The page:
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T h i n g s To D o : T i n ke r W i t h Yo u r T h i n ke r

by Kandy Derden Missouri Editor

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Summer, 2011

W h e t h e r yo u c o m e t o p l ay or learn... the Science Museum i s p u re fun.

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n school, I didn’t particularly like science class. I’ll go one step further: I actually had a serious dislike for all things related to science. In my adult years, things changed when I had several opportunities to visit science museums. I’m not talking about historic displays with a profusion of dry facts. These places are educational through an abundance of hands-on exhibits and interactive demonstrations which are so much fun it’s easy to forget how much learning is taking place. My latest venture into the world of scientific knowledge took place in the Science Museum Oklahoma located in Oklahoma City. Not only is it the largest and newest one I’ve visited, but also contains the widest variety of subject matter.

Anyone can be a Scientist !

All of the family members who accompanied me to the museum made it quite clear that their main reason for going was to ride a Segway. To my surprise it was easy to learn, although there was a small measure of disappointment that no one crashed thus providing a comical photo opportunity. For those with an analytical mind, there is a chance to solve a murder mystery. The adventure begins with a young newsboy distributing newspapers with the announcement that a murder has occurred.

Start your day on one of our finest Segways. Page 14

Summer, 2011


nlike television or movies where the clues are presented, each observer must piece together all the necessary information from interviews, observation and technologies used by forensic professionals in their investigations. Are you discerning enough to discover the correct solution? If you don’t want to let your hands have all the fun, be sure to use your eyes and ears to play with the frequency exhibits and optical illusion art in the Mind Games area. In addition, the galleries at Science Museum Oklahoma feature an ever-changing selection of exhibits that emphasize the blending of science and art. This was my favorite part because it inspired my creative side. The youngsters in our group enjoyed the live theater where professional performers brought science to life with a show that was as educational as it was entertaining. Lack of space prevents me from listing the myriad of other interesting things to see and do.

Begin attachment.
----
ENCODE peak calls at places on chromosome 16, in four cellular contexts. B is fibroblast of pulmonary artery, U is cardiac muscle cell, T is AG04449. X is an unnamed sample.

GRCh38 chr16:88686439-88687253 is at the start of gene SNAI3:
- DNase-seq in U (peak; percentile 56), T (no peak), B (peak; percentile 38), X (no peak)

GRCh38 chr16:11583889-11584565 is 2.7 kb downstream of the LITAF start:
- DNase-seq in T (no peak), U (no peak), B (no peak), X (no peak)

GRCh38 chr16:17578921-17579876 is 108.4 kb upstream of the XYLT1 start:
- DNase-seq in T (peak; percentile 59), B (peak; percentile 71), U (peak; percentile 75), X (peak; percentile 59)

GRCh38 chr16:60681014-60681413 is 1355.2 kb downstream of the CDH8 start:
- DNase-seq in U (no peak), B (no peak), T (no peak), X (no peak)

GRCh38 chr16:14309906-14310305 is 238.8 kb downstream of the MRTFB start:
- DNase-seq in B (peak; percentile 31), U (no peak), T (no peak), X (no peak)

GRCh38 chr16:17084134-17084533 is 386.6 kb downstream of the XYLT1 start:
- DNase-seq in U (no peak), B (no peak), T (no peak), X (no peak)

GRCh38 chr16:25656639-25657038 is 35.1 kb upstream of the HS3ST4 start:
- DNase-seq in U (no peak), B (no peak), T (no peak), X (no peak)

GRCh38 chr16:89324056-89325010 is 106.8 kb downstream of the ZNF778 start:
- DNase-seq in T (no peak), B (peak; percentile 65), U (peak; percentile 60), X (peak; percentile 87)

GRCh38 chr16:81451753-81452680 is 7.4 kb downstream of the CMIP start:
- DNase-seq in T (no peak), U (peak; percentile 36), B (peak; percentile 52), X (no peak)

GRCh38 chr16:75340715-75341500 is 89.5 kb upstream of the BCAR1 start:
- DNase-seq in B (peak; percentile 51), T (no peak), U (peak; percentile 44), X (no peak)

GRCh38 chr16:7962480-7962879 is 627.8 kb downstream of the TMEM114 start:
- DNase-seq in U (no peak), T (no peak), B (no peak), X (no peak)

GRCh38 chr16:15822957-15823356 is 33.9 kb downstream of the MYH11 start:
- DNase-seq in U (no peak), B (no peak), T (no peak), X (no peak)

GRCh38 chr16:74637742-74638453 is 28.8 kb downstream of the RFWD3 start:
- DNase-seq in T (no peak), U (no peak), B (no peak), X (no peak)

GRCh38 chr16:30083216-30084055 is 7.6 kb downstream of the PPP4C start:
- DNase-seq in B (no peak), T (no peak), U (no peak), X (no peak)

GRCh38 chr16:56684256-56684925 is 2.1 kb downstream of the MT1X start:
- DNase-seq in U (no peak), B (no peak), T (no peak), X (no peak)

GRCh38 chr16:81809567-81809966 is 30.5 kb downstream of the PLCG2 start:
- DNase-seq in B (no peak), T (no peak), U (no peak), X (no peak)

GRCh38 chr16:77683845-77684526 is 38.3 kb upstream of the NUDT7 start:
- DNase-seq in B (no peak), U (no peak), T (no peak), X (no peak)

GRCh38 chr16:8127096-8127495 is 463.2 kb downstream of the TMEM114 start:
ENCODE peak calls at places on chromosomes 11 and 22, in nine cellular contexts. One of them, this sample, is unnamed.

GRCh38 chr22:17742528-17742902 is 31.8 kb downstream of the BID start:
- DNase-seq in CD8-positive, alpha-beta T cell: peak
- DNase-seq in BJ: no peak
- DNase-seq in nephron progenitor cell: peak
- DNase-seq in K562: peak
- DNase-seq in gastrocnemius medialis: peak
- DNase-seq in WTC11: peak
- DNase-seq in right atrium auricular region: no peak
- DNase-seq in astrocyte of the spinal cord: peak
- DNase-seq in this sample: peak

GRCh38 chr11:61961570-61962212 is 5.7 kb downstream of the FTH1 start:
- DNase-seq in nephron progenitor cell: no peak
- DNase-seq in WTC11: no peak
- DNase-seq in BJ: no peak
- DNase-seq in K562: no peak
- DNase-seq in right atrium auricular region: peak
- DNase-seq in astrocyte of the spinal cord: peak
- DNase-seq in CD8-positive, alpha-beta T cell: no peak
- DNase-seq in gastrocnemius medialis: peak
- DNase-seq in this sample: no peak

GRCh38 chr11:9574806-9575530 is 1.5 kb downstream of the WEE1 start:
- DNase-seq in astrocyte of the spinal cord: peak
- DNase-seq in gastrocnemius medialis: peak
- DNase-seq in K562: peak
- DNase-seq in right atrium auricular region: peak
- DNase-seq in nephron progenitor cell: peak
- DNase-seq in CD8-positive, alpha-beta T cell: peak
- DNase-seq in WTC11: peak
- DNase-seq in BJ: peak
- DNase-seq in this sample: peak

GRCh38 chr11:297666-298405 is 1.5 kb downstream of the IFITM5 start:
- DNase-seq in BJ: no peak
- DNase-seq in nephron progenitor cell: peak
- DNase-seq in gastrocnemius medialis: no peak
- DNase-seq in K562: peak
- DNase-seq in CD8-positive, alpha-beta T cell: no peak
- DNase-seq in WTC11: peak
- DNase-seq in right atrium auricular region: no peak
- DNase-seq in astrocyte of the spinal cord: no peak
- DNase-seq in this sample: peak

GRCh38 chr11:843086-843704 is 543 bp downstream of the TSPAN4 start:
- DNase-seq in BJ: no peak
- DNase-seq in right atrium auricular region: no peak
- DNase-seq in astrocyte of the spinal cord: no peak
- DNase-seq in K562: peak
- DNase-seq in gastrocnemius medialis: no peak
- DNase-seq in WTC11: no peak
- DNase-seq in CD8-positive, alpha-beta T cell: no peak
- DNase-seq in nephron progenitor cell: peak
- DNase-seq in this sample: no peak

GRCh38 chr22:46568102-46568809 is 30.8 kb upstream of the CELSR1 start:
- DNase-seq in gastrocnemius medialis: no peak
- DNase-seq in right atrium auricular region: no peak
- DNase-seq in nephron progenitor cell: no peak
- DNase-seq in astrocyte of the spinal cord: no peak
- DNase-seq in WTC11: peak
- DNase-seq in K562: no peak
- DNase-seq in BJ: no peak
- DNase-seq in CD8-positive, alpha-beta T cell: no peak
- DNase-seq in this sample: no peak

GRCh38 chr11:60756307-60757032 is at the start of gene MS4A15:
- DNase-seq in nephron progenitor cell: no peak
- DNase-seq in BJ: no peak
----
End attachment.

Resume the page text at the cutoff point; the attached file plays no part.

Come explore the p a s t , present, and future with

“Otto” at the Science Museum of Oklahoma.

For more information, go to or visit their website or call

1 (405) 602-6664.

“Multiplicity” Ever wish you had a clone?

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y husband and I chose not to have any children in our wedding because we didn’t want to create conflict with nieces and nephews. Besides that, it was my big day and I didn’t want to be upstaged by anyone. However, after the ceremony, one of our nephews managed to steal the show anyway. That was 27 years ago. Now let’s fast forward to the present. During a family reunion several family members chose to spend a day at Frontier City theme park in Oklahoma City. One of the first places we went was the magic show. The illusionist began by displaying an empty glass box. He then tossed a white feather boa inside. As you might expect, a cloth was draped over the box in order to protect his secrets. When he revealed the results of his ‘magic’ a lovely young lady was in the box wearing the feather boa. My now grown bachelor nephew was seated behind me where I could clearly hear him say, “I want a feather boa like that one Mama.” It seems he’s still stealing the show. However, it was a pretty good response to what has been voted “the top theme park magic show.” You will see and still not believe this full tilt, overwhelming spectacle that erupts on stage. Be entertained with the latest illusions, dance, music, costumes, lights, comedy, and audience participation. This show is Page 16

truly unforgettable as is

my fun and loving nephew. Frontier City offers a blend of the old-time wild-west theme and decor with the new and modern-day rides. Mix in the upbeat magic show or American Rock music from the 50s with The Wild-West Gunfighter Stunt Show and you have something to entertain any age. Join the rowdy cast of gunfighters as they duke it out and duel it out “old west style”. Explosions and Shootouts and High falls are featured in this action-packed, stunt-show spectacular! No trip to an amusement park would be complete without roller coasters. Frontier City boasts no less than seven thrilling rides in that category plus two water rides. There are eight rides for small children and eleven rides suitable for all ages. Dining selections are available throughout the park along with several shops. If you enjoy live entertainment and concerts, visit online at to obtain a complete schedule listing. Don’t miss the Doc Snookers Medicine Man Show or Two John’s Saloon Revue. In spite of the extreme heat on the day we visited the park, all the relatives agreed Frontier City was an excellent place for family fun. For more information call 405-4782140 or visit online at: